- Annie Dillard
As the River Runs is a terrific read, with convincing characters, luminous settings, and authentic Aussie dialogue. Above all, it has a compelling plot, highly relevant to contemporary Australia.
Ours is the driest continent on Earth and prudent governments around the nation are setting up infrastructure to get us through the next period of extreme dry weather. Stephen Scourfield’s story is based around the perennial fantasy of damming the Kimberley in the monsoonal north and piping it thousands of kilometres south to Perth. The tale involves an ambitious politician called Michael Mooney who hatches his plans in secret as part of his private campaign to be the next Premier. To suss out the likely opposition up north, he despatches his Chief of Staff Kate Kennedy and a sleazy political fixer called Jack Cole, both of whom are ‘in the know’ though their levels of cynicism and self-interest are different. Their guide is Dylan Ward, a former Greenie who acts as a go-between for mining interests, Aborigines, and environmental causes. Dylan knows nothing about the proposal for a dam; he thinks he’s escorting these two around to spruik a solar energy proposal As the River Runs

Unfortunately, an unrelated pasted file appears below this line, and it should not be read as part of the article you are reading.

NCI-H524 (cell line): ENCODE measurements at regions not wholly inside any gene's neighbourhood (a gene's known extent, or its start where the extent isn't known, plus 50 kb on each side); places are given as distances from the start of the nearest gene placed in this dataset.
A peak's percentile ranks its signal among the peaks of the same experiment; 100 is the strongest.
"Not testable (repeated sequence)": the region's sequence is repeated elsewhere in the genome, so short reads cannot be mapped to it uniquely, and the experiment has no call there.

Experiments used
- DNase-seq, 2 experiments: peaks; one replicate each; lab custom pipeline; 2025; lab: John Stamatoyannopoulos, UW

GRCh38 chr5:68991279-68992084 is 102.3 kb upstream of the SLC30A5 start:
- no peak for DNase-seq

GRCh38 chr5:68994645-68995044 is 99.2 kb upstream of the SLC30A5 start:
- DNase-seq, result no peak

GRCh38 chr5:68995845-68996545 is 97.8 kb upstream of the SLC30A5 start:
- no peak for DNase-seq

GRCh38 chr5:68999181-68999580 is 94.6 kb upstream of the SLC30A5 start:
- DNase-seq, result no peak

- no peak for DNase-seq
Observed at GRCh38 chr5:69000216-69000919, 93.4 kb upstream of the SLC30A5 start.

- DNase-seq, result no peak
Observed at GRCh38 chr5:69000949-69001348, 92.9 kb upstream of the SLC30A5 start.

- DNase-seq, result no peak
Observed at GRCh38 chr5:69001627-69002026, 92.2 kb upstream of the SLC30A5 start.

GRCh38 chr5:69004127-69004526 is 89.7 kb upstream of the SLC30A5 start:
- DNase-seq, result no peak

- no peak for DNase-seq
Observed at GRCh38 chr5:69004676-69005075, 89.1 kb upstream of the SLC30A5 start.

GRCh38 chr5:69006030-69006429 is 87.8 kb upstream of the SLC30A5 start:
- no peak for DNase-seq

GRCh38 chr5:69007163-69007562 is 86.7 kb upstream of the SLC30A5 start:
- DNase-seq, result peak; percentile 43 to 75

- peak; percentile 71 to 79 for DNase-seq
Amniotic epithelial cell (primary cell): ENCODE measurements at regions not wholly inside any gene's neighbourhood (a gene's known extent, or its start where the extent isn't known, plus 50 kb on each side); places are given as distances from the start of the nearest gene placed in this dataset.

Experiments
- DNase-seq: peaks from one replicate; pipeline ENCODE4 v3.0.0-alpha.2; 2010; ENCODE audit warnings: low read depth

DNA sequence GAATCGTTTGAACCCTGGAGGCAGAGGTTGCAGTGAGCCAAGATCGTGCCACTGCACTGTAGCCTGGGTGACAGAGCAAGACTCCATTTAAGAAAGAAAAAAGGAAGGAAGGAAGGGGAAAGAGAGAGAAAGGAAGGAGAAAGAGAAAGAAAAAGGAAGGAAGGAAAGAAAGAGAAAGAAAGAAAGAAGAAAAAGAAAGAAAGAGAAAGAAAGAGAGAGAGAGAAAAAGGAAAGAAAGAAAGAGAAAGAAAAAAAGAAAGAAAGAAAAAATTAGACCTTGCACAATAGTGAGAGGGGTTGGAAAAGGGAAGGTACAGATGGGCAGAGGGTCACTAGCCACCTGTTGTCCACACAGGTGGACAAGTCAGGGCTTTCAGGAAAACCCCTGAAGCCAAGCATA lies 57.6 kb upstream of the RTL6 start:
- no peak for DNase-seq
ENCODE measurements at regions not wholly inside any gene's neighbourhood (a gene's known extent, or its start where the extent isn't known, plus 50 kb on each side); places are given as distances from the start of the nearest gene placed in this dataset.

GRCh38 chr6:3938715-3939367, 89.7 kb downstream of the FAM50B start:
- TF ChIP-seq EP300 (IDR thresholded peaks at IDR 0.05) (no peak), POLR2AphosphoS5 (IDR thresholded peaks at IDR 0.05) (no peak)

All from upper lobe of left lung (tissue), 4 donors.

Anyone who’s ever been to Tasmania can’t help but contrast the exquisite beauty of the island with the sense of menace that derives from its convict past, the dispossession of the Aborigines, a shocking massacre in recent times and its often hostile weather and environment. Koch’s story portrays the bushrangers’ hideout as a kind of Eden masquerading as a Utopia. Martin is beguiled by the peace and solitude of the Nowhere Valley, where he is required to work as a farm labourer until taken up by Lucas Wilson and groomed as a disciple. Lost Voices
Poor Franz. The irony and complexity of his work have been reduced to one hopelessly inept adjectival cliché: Kafkaesque
A female war photographer writes a memoir, Shutterbabe. She hates the title. It's a best seller. Welcome to a so-called post-feminist literary career Shutterbabe Tash
Rich and poor, rectitude and laxity, sacred and profane: Moscow has always abounded in contrasts. Flowing through the city’s dichotomous terrain: vodka... Water of Mos Cow
"A story with a moral appended is like the bill of a mosquito. It bores you, and then injects a stinging drop to irritate your conscience."
O. Henry, "The Gold that Glittered"